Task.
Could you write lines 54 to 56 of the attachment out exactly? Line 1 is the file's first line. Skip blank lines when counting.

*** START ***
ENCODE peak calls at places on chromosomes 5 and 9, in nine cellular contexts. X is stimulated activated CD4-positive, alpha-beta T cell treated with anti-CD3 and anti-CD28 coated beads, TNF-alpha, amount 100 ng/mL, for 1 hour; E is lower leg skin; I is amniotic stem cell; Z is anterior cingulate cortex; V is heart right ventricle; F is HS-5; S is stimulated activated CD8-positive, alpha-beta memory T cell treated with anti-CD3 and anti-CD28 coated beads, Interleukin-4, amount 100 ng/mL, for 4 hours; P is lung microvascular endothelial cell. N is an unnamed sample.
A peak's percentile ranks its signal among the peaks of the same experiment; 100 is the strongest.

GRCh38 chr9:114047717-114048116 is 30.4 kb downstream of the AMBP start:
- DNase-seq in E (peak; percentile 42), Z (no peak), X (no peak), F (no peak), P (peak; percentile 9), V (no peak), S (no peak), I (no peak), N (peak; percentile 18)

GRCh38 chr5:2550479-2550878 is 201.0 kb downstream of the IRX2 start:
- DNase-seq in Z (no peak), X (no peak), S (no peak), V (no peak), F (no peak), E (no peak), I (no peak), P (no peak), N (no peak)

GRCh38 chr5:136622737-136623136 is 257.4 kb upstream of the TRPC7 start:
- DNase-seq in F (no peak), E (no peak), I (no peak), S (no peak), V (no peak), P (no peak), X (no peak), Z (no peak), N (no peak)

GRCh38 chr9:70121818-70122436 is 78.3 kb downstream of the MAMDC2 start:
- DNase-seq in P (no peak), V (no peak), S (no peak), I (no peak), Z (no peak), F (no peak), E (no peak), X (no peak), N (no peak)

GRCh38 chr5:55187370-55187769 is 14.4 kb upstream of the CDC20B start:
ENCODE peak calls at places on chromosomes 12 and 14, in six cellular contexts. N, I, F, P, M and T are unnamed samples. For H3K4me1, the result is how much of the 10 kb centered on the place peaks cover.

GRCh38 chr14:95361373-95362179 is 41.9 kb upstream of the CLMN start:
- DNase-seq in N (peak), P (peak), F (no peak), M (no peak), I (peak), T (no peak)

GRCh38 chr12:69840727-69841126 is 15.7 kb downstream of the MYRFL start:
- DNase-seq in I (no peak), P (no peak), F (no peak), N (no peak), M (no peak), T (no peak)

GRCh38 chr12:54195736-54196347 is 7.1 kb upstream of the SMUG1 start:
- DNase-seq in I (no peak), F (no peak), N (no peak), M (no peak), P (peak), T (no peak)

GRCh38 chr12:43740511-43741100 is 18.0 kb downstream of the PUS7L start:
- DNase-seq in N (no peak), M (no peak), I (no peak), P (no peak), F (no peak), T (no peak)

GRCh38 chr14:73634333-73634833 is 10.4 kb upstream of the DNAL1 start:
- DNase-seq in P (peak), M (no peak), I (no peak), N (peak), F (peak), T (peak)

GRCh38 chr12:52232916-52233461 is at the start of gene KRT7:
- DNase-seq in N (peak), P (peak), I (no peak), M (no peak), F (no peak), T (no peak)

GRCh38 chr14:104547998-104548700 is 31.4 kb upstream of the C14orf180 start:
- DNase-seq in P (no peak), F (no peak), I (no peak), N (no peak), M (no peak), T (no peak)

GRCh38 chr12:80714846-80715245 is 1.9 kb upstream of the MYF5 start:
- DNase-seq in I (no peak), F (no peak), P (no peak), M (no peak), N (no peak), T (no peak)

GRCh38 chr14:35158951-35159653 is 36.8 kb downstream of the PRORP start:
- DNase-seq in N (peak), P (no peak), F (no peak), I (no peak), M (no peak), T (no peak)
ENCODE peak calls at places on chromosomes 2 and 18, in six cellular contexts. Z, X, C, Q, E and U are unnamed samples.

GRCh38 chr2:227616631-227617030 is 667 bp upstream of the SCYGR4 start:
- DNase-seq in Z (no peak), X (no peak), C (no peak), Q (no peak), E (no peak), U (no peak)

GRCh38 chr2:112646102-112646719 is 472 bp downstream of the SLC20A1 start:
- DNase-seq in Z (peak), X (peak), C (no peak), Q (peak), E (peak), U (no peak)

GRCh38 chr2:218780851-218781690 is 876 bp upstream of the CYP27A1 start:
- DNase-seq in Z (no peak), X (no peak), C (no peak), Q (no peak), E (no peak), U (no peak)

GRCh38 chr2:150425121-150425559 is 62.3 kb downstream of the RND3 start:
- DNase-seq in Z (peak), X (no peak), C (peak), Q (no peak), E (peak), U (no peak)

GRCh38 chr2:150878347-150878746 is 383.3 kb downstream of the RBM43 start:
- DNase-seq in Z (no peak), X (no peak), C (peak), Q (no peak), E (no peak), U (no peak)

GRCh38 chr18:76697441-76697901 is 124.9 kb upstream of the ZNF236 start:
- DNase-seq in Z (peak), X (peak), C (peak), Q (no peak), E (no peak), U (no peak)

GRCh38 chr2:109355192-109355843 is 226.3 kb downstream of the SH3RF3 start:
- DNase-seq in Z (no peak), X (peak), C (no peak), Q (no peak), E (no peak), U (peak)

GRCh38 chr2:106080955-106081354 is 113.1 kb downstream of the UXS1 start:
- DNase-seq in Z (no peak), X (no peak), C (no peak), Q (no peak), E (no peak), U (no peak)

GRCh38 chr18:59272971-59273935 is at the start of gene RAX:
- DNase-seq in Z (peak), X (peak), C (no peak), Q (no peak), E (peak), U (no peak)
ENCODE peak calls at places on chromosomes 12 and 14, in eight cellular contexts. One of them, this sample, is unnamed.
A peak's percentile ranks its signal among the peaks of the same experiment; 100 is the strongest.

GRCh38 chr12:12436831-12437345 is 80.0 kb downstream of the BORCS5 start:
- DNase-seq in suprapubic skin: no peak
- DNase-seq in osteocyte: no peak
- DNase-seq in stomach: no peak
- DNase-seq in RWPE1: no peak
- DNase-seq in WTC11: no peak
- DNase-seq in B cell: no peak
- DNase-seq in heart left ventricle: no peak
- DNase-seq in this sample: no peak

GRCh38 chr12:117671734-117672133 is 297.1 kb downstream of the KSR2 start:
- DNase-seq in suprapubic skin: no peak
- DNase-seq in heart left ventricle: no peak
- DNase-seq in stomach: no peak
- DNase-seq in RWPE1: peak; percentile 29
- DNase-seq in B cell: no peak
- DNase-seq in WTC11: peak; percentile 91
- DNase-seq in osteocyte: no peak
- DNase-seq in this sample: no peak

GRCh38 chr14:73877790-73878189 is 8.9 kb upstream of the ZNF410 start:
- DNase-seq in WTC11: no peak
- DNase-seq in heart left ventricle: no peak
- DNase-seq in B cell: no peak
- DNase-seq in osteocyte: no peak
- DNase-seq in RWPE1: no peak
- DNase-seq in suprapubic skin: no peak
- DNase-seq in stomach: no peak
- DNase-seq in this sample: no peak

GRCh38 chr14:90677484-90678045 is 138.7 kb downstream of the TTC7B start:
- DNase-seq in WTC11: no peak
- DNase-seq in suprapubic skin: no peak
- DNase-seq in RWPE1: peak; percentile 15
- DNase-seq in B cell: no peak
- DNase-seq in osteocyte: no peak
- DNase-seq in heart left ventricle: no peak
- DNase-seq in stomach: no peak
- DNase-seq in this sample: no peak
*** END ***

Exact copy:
- DNase-seq in osteocyte: no peak
- DNase-seq in stomach: no peak
- DNase-seq in RWPE1: no peak